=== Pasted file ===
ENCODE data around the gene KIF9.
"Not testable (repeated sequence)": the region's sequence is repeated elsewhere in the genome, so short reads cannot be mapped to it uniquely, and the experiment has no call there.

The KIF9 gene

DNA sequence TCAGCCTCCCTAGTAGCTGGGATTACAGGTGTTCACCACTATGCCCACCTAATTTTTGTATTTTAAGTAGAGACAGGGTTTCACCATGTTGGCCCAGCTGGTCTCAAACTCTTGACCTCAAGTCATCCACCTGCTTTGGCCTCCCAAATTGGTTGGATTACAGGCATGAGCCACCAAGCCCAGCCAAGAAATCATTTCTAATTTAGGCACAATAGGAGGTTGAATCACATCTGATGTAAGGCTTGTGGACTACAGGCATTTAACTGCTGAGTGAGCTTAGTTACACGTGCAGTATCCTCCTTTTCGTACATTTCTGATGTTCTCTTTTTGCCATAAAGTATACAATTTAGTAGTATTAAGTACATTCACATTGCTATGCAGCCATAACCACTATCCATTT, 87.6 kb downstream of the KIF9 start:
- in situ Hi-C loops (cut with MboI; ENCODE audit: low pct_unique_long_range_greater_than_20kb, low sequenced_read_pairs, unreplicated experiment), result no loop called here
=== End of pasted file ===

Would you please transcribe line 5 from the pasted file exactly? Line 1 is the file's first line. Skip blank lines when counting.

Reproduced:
- in situ Hi-C loops (cut with MboI; ENCODE audit: low pct_unique_long_range_greater_than_20kb, low sequenced_read_pairs, unreplicated experiment), result no loop called here